But, even with the one-month buffer in place, I’d still feel like the cars, the commutes, and the house put Ed and Debbie at high risk of new debt. Which is why I gave them some pretty extreme advice.

My Crazy Plan for Reducing Risk and Getting Ahead Faster

Here’s my wild-eyed, hair on fire plan for how Ed and Debbie can remove a lot of their risk, lower their expenses, and speed up their debt elimination:

Sell the house and move to a rental within biking distance of Ed’s job. Debbie finds work within biking distance of the new home (because they feel like Ed’s job has more long-term upside). 

Now, hear me out. Yes, it’s a drastic move. But check it out:

  • The risk of the old house and the old roof go away.
  • The reliance on the old, risky cars goes way down, along with fuel and maintenance costs.
  • Debbie gets back most of the 400+ hours per year she’s spending in transit to her current part-time job. 400 hours per year!
  • Ed gets back most of the 350+ hours (!) per year he’s spending in transit.

Okay, I acknowledge that I’m a little over the top with my anti-commuting attitude, but you have to do the math. Debbie’s effective take-home hourly wage goes from $24.50 to just over $16 when you add in the cost of the drive. That doesn’t even account for the physical/mental/emotional costs of two hours of daily stop-and-go traffic.

I’m not even saying they have to bike commute (although they’d love it). Choosing to live within biking distance is simply the decision to avoid a long commute in the car. Ed works in the suburbs, Debbie tells me, so it’s not like they’re having to move into a dangerous place to make this all work.

Alright, I’m getting long-winded (as usual). Ed, Debbie: think it over. I believe the direct dollar savings of the move would be thousands per year in avoided maintenance on the home and cars. The indirect benefits of not having to commute and spending a lot more time together will blow your mind.

51 Responses to “The Most Expensive Part of this Budget Isn’t the Easiest to See”

  1. Sean Bossinger

    While it’s frittering away at the edges, one way that my wife and I have cut the smartphone costs without getting rid of the smartphones themselves, is to switch to a plan like StraightTalk. $45 per month, with unlimited talk, text, and data (up to 2.5GB of data, which is usually plenty), works wonders.

    Also, getting rid of the TV portion of the cable bill, and keeping just the internet portion might help.

  2. MYDWY

    I would ordinarily say the sell/rent plan is out-there mad, but to kill the commute, it just might be worth it.

    That said, though, I see a few weaknesses in that plan. It’s based on, among other things, an assumption that a 75-year-old home is too much of a risk to bear. To the contrary–such homes are not all in the same shape. That era made some fabulous, well-built homes. If they’ve been updated, they can be better than homes made in the 70s and 80s.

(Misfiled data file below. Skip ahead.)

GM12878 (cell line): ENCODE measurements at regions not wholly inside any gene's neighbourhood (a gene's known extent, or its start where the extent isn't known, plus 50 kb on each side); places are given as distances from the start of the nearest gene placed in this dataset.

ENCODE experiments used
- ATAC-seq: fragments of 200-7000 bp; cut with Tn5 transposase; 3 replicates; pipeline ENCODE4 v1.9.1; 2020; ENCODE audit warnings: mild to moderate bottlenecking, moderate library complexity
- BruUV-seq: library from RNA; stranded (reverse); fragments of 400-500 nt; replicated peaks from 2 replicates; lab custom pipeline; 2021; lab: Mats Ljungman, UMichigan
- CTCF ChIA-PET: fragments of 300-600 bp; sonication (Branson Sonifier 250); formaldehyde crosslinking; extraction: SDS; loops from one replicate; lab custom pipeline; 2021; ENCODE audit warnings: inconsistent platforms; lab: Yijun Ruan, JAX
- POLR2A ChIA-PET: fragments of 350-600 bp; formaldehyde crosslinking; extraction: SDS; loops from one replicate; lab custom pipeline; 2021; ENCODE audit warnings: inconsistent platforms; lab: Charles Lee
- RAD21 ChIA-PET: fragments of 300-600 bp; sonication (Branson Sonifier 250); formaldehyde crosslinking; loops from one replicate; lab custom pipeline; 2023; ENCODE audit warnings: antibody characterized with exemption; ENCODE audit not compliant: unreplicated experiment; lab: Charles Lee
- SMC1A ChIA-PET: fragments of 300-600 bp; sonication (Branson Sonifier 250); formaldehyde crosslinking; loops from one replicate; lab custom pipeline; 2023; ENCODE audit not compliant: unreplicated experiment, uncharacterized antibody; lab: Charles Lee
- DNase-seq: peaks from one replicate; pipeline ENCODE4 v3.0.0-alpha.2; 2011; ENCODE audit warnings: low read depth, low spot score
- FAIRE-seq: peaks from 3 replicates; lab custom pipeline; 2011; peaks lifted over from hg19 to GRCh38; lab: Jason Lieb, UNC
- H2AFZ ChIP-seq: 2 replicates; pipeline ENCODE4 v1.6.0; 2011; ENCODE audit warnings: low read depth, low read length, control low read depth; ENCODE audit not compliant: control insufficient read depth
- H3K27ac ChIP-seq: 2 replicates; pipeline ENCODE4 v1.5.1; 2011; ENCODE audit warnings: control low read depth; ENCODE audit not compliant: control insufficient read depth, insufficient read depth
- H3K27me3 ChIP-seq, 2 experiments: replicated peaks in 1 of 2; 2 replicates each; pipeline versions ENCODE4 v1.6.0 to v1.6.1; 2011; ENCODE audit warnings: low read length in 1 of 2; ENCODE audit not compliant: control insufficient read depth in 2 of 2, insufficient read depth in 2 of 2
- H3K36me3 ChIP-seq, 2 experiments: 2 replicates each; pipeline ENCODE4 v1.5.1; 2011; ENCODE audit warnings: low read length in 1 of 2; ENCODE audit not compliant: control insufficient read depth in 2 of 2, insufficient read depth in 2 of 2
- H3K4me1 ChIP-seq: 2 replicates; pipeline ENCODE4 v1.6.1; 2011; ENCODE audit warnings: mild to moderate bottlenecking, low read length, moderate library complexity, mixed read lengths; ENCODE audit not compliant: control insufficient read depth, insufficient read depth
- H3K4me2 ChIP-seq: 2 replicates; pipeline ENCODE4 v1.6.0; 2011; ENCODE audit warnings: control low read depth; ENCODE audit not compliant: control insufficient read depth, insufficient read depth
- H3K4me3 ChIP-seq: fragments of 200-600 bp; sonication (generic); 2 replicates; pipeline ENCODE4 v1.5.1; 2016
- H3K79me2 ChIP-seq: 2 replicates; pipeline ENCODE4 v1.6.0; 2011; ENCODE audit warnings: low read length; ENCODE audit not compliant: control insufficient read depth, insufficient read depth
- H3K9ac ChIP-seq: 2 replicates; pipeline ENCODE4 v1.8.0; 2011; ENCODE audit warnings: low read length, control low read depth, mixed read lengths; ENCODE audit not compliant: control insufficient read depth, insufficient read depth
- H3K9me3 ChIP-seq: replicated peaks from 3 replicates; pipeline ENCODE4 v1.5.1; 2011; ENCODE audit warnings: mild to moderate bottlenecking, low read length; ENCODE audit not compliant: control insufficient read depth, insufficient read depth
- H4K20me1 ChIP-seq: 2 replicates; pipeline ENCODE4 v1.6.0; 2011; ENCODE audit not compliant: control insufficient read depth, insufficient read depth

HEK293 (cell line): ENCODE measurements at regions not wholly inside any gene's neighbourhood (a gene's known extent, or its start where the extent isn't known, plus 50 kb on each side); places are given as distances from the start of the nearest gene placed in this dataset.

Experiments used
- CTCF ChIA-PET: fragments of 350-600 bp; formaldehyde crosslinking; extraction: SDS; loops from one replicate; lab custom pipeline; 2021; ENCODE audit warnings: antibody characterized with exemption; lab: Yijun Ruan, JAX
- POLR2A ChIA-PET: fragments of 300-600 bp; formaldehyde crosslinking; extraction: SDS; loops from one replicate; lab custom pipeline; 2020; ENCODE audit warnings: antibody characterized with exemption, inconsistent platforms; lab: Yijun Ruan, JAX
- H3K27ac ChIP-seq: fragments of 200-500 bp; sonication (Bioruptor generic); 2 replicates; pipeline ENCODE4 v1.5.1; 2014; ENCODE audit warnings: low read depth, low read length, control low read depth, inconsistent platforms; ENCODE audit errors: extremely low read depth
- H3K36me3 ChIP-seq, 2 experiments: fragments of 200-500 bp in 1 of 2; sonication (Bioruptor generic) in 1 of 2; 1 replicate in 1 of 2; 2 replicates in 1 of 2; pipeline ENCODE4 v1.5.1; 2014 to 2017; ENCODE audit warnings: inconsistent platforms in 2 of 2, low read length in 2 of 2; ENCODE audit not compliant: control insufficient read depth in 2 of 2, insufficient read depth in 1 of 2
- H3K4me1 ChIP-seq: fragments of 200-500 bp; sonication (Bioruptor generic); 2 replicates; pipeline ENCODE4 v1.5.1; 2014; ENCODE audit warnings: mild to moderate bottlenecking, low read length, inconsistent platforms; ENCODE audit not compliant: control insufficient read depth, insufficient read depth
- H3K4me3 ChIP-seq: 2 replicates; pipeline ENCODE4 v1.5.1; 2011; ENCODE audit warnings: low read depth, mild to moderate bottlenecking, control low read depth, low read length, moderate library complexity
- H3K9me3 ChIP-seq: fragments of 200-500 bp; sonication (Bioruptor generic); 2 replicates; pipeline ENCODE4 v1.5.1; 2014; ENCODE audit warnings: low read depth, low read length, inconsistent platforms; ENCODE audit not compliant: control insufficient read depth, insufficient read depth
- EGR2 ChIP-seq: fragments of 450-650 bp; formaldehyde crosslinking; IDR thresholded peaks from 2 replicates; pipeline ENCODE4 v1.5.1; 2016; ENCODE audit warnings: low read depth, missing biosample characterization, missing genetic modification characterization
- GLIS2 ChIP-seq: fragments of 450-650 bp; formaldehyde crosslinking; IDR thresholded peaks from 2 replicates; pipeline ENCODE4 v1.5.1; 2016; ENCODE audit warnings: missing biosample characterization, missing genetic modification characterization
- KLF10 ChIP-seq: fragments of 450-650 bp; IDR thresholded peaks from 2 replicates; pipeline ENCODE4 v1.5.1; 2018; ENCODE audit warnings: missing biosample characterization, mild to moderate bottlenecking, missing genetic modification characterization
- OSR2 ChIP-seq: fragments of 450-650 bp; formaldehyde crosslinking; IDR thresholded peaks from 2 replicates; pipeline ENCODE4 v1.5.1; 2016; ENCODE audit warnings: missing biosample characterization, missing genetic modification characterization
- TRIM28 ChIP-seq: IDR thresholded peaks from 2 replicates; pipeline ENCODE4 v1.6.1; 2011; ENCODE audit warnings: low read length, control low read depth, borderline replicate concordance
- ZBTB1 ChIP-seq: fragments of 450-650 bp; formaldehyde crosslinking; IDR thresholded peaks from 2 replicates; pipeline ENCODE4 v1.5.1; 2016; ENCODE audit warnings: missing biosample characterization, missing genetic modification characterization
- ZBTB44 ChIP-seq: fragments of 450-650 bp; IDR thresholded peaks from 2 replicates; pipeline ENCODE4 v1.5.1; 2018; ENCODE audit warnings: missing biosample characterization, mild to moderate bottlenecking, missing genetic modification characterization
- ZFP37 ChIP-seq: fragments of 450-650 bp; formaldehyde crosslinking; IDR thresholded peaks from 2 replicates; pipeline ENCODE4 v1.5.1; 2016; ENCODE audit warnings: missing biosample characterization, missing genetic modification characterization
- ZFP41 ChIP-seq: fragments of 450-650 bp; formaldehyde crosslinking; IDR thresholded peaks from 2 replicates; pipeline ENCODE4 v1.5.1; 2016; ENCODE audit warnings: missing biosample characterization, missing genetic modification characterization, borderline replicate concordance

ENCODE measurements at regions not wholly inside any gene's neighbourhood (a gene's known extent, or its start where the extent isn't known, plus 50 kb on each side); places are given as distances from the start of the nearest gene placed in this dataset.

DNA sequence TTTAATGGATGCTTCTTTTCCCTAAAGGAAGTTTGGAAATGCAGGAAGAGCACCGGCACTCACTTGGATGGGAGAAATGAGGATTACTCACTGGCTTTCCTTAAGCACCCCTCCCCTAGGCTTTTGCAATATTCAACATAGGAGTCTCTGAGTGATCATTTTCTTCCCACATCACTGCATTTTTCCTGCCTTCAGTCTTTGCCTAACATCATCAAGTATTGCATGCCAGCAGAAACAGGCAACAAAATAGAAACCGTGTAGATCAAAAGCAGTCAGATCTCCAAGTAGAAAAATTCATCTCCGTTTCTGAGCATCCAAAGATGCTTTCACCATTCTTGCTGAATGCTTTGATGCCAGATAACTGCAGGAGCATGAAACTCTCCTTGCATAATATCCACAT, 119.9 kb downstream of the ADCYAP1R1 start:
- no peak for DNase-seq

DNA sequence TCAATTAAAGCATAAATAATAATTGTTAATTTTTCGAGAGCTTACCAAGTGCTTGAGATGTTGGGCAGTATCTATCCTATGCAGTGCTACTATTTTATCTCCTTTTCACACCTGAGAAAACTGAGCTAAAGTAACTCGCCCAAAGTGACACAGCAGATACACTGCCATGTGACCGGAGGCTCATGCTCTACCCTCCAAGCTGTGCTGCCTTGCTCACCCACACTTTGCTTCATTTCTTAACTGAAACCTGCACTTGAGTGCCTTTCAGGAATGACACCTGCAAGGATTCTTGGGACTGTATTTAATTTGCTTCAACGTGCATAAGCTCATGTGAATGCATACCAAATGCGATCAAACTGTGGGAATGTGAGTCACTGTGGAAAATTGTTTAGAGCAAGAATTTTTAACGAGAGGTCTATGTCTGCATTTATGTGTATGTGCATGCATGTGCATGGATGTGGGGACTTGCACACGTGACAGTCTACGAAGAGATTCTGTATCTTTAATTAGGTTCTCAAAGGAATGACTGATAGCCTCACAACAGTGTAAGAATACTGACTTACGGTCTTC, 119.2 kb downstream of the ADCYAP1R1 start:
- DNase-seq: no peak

Also, another faulty assumption is that the 15-year-old roof is a risk. A 15-year old roof is not necessarily old. If it was torn off and the first layer of shingles is 15-years old, then the next repair job will only need to be a reshingling; not a huge job or expense.

    Final concern on selling and renting–there is no equity to be had or appreciation in renting. Rental rates are still going up–and will continue to go up. Playing the long game and temporary savings by renting vs. buying are often, if not always, wiped out. Stay in the house long enough, and this family will be paying a fraction of what they would spend in rent 15-20 years from now.

    Ultimately, the commute and the student loans are concerning enough to merit consideration of a sell/rent plan–if for nothing more than peace of mind and increased family and productivity time. That kind of time and expense sunk into working is like paying to work with time and money. Not a great investment, IMO.

    Best of luck to these two–they appear to be pretty careful budgeters. Kill that student debt ASAP and start sinking the money into retirement and investments.

    • LeiraHoward

      I agree. We live in an over 100 year old house, and while some things need to be taken care of, the structure of the house is made VERY strongly. It is made of old-growth hardwood, and they used larger and thicker beams than are used today. And as the above poster mentioned, a roof isn’t necessarily a huge cost, though they should start saving for it if their home has shingles that will need to be replaced.

      The commute times are more the issue here. I wouldn’t necessarily look into a sell-and-rent situation, but if it is possible to sell and buy another home closer (and possibly smaller to save more funds), that would be something they should look into, unless they feel they will be changing jobs within a few years. If that is the case, renting makes more sense.

  3. B-Ster

    “Ed works in the suburbs, Debbie tells me, so it’s not like they’re having to move into a dangerous place to make this all work.”

    DO IT!!!! I’ve been really wanting to move closer to work. My one big hang up over this is that we both work in town in a less safe area. Schools and neighborhoods wouldn’t be an issue if I didn’t have 3 school aged children. I know moving isn’t an easy thing to do, ever, and selling your house is not fun either. But the benefits will be amazing!

  4. T

    If I wanted to read Mr. Money Mustache I would. Too bad ynab bloggers can’t be different.

    • Rachel Ruhlen

      Maybe there’s a reason they give the same advice. If you want something different go listen to Dave Ramsey. And see where that gets you.

    • Dirz

      Fortunately mark is much more approachable than MMM- good advice without the arrogance.

      • gpamerrittKenneth

        I agree. MMM gives face punchings Mark does not. I need the face punchings to keep me reasonably on track with my goals. It’s just so easy to backslide on dieting with that one Cinnabon, or on budgeting with that shiny new smart phone, tablet or pair of shoes. It’s like Weight Watchers, that’s why I read YNAB and MMM!

    • MendedSlinky